Were it not for the determination of a Florida inmate from Pinellas County, officials may never have investigated another inmate's death by scalding water or addressed the horrific treatment of the incarcerated in the state's prisons. The whistle-blowing inmate was initially ignored by officials and only gained traction after he contacted the Miami Herald, which published a remarkable series of articles about inmate abuse. It shouldn't have taken a raft of embarrassing headlines for the Department of Corrections to pay attention to the rampant dysfunction in Florida's state prisons, investigate suspicious deaths and hold violators accountable.
Convicted burglar Harold Hempstead is responsible for helping to lift the curtains on systemic corruption in Florida's prison system. The Herald reported Sunday that Hempstead witnessed or was aware of inmate abuse by guards at several state prisons. He said he saw guards starving prisoners, beating them and ignoring their pleas for medical care. But it was the 2012 death of Darren Rainey, a 50-year-old mentally ill man, that compelled Hempstead to speak out.
Rainey, a prisoner at Dade Correctional Institution, had defecated in his cell and refused to clean it up. Prison guards set about punishing him by giving him the "shower treatment." The guards allegedly placed Rainey in a scalding hot shower with temperatures that reached 180 degrees and left him for nearly two hours, the Herald reported. When the guards returned, Rainey was dead and chunks of his skin lined the shower stall. Inmates were told to clean the shower and keep quiet. Nothing excuses such horrific treatment, even in prison.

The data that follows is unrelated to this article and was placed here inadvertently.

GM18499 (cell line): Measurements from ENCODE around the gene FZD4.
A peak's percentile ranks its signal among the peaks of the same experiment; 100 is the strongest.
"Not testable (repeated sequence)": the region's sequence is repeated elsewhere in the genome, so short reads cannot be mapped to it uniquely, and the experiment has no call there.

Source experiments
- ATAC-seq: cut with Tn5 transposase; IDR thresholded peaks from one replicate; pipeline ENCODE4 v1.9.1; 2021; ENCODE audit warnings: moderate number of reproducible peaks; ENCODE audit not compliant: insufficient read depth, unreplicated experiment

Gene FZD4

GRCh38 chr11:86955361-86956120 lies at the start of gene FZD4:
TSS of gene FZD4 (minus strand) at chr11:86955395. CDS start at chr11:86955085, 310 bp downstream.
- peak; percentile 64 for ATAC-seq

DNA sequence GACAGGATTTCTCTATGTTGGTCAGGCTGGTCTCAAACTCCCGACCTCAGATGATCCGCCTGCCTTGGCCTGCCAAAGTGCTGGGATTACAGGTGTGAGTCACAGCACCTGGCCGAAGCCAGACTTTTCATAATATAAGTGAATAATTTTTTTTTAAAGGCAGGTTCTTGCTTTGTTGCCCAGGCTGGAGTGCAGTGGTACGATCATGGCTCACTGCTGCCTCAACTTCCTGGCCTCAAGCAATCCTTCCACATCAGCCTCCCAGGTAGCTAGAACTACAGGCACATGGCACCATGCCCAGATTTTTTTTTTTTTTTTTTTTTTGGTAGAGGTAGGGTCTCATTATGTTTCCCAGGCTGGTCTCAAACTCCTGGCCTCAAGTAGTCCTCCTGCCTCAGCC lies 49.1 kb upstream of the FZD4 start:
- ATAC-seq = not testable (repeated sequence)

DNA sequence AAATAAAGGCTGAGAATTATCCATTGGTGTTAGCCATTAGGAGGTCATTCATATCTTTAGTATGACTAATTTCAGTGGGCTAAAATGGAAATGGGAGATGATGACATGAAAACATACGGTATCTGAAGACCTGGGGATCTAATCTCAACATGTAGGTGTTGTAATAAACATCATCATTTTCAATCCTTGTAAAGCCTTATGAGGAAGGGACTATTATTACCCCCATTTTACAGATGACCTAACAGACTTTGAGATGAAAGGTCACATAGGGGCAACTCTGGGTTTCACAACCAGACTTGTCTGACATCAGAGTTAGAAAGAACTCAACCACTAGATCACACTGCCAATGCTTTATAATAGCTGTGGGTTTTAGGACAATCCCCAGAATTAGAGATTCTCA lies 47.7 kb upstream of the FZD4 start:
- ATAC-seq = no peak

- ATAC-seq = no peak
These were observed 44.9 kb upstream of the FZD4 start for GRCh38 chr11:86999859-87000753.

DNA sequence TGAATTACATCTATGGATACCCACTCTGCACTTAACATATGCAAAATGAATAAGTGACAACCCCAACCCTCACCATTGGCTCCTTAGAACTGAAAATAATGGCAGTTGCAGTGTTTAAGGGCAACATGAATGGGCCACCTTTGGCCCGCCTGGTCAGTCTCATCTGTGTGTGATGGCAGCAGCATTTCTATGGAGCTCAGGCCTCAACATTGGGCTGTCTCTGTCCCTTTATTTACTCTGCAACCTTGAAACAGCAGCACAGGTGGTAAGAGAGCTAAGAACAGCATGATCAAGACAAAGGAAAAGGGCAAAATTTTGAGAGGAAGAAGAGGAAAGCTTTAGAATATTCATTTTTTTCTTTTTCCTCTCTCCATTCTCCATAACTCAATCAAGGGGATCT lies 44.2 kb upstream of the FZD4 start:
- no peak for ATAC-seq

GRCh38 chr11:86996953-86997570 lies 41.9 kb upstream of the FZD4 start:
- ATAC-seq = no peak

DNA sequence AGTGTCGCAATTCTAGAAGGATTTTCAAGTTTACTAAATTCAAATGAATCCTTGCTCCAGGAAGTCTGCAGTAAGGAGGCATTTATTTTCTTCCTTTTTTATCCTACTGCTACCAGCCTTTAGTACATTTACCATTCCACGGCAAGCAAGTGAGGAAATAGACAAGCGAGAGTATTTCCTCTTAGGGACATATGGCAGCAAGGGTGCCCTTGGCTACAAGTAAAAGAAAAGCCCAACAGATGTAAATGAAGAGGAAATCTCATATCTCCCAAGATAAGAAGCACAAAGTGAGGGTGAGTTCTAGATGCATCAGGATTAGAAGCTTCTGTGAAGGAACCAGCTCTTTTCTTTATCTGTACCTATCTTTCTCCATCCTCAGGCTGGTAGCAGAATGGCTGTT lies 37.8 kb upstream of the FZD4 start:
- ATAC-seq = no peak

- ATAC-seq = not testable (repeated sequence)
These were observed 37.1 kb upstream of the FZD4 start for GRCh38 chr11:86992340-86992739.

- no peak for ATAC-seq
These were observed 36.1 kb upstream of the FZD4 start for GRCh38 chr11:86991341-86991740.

Hempstead, who is serving a 165-year-sentence, told doctors and nurses that provided care at the prison. Nothing happened until he reached out to the Herald last year. The newspaper began digging through public records and uncovered a pattern of inmate abuse, corrupt guards, suspicious inmate deaths and poor treatment of the mentally ill.
The Department of Corrections responded by pledging an overhaul. Nearly three dozen guards have been fired for inmate abuse and there is a zero-tolerance policy for staff violation of criminal statutes. The department has instituted training for dealing with the mentally ill and enlisted the Florida Department of Law Enforcement to investigate 82 inmate deaths. At Dade Correctional, cameras have been installed in the mental health unit and the U.S. Justice Department has opened an investigation into Rainey's death. These are all good steps, and the DOC should continue to improve its policies and procedures.
It is easy to scoff at the notion of fair treatment for prisoners serving time for their crimes. But it is the state's duty to ensure inmates' safety and to hold those accountable who compromise it. Forced into the light by Hempstead, the Department of Corrections appears to be more diligent about changing a culture that is out of sight and largely escapes public scrutiny. But there is more to be done. The Legislature failed to approve major prison reforms this year that would have provided broader oversight of the department, and lawmakers should take up the issue again next year.